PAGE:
A once red-hot strip of real estate along the Halifax River straddling the border of South Daytona and Port Orange, decimated by the 2008 real estate collapse and recession, is finding new life: At least three high-profile residential developments are on the drawing boards or under construction along Ridgewood Avenue.
Last month, Halifax River Partners filed for an environmental permit for a complex that would ultimately include 260 riverfront condominiums in two 17-story towers at 3751 Ridgewood Ave., along with a two-story restaurant at the site of the former Captain Daddy’s in Port Orange.
That comes on the heels of this summer’s groundbreaking on The Enclave at 3230, which will provide 256 luxury apartment units at 3230 S. Ridgewood about a half-mile north of the Halifax project, just over the South Daytona city limit on the west side of Ridgewood Avenue.
And across the highway from The Enclave -- Ridgewood is also designated as U.S. Highway 1 – Texas developer Silvestri Investments announced last year it would build two 8-story condominium towers with 84 units joined by 17 riverfront townhome/condos for 101 total units at 3131 S. Ridgewood Ave. in South Daytona.
The bustle has developers and their host cities thrilled about catching up with the pace of development elsewhere in Volusia County and central Florida.
“That Riverwalk project, we’ve been trying to get that off the ground for 20 years,” said Port Orange community development director Tim Burman, referring to the Halifax River Partners project that has a working title of Riverwalk Marina Condominium and Point Restaurant. “It’s something both cities have been working on over the years. We’re starting to see progress, we’re starting to see momentum. We can build off their success in South Daytona, and they can build off our success in Port Orange.”
The developer of that project and head of Halifax River Partners of Ormond Beach is Josif Atanasoski. He and a company spokesman did not respond to requests for interviews.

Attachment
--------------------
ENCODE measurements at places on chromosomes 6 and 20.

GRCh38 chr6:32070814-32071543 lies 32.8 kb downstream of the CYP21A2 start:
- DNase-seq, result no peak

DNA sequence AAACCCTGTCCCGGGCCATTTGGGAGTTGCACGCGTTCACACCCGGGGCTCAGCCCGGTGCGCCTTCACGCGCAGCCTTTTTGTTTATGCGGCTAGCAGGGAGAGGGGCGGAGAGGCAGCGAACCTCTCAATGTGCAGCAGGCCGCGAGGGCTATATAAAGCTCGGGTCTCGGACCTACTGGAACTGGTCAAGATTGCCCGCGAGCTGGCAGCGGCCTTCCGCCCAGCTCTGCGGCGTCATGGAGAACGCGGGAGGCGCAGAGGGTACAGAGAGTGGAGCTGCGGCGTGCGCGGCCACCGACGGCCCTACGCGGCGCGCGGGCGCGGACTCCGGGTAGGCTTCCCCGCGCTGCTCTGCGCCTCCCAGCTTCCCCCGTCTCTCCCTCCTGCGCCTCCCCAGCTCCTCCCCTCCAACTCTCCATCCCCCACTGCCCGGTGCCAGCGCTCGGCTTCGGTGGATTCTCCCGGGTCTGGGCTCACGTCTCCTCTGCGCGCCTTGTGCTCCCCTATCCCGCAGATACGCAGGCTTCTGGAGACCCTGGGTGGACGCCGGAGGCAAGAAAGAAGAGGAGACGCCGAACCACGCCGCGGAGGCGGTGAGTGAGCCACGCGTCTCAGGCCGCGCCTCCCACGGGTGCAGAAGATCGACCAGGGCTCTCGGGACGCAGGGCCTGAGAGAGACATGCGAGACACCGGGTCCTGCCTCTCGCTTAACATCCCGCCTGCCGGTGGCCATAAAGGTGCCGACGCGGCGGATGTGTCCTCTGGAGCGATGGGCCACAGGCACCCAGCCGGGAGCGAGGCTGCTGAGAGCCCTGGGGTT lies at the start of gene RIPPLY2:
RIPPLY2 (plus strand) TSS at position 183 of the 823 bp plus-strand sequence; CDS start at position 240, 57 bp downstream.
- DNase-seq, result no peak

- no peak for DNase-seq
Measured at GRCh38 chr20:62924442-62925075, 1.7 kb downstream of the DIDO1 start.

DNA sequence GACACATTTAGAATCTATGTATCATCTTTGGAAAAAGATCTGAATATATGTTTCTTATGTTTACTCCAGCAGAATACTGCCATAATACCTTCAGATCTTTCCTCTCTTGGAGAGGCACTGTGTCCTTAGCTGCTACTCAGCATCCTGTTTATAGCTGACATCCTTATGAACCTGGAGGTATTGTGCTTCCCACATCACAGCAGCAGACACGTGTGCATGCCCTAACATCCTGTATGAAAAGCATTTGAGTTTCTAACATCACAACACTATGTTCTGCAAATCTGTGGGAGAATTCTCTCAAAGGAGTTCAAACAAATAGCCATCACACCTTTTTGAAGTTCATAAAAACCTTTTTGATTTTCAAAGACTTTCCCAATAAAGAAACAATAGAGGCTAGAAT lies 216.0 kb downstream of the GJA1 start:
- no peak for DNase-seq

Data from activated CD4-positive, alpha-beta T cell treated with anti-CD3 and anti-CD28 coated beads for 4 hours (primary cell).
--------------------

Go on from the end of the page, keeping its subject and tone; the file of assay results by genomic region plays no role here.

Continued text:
But plans filed by Halifax indicate each condo tower will encompass 356,900 square feet on 12 acres. The developer is proposing a 58-slip marina; there are currently 38 slips at the site.
A site plan development application was submitted for the Fysh Bar & Grill Restaurant at Riverwalk. The plan is for a 250-seat restaurant where a point juts into the river, with construction expected to begin in the spring.
The restaurant concept will mimic the Twisted Tuna in Port Salerno, whose owners will run the new facility.
The developer has already completed a 940-foot-long, 23-foot-wide segment of Port Orange’s public trail and park as required by the city.
“The property will provide luxury living in an area of redevelopment along the Intracoastal (Waterway),” said Matthew Williams, executive managing director of Newmark Knight Frank, which arranged a four-year construction loan for the project.
Monthly rents for one-, two- and three-bedroom units are expected to range from $1,100 to $1,500.
Meanwhile, Silvestri Investments vice president Rob Camporese turns his attention to the as-yet-unnamed South Daytona condo project as Silvestri wraps up the sell-out of the 20-building, 660-unit Oceanwalk complex in New Smyrna Beach. Another Silvestri project in New Smyrna, Riverwalk, is also under construction.
“Over the last couple years, we’ve been noticing a steady trend. Prices are starting to come back, and we feel the timing is right for South Daytona,” Camporese told GrowthSpotter. “For the longest time, condominiums were overbuilt, prices weren’t going anywhere, and that’s slowly trending upwards. By the time we put a hole in the ground and get to completion, I think we’ll be there.”
That overbuilding plagued the U.S. 1 corridor as the real estate bubble burst just over a decade ago. At least five major riverside projects had been proposed in the area during the 2000s real estate boom; nothing was ever completed. And it’s believed the Enclave project represents the first new apartments built in South Daytona in 30 years.
Burman said it’s not only the residential projects that have city planners optimistic. In the Dunlawton/Ridgewood area of Port Orange, three new redevelopment projects included the conversion of an auto oil-change shop into the Blue Ribbon Pools operation; construction of the Jimmy Hula’s restaurant; and construction of Dunlawton Village, a multi-tenant office and real estate building.
“We’re seeing a lot of redevelopment,” he said. “We’re hoping to build on the years and years of work it took to get here.”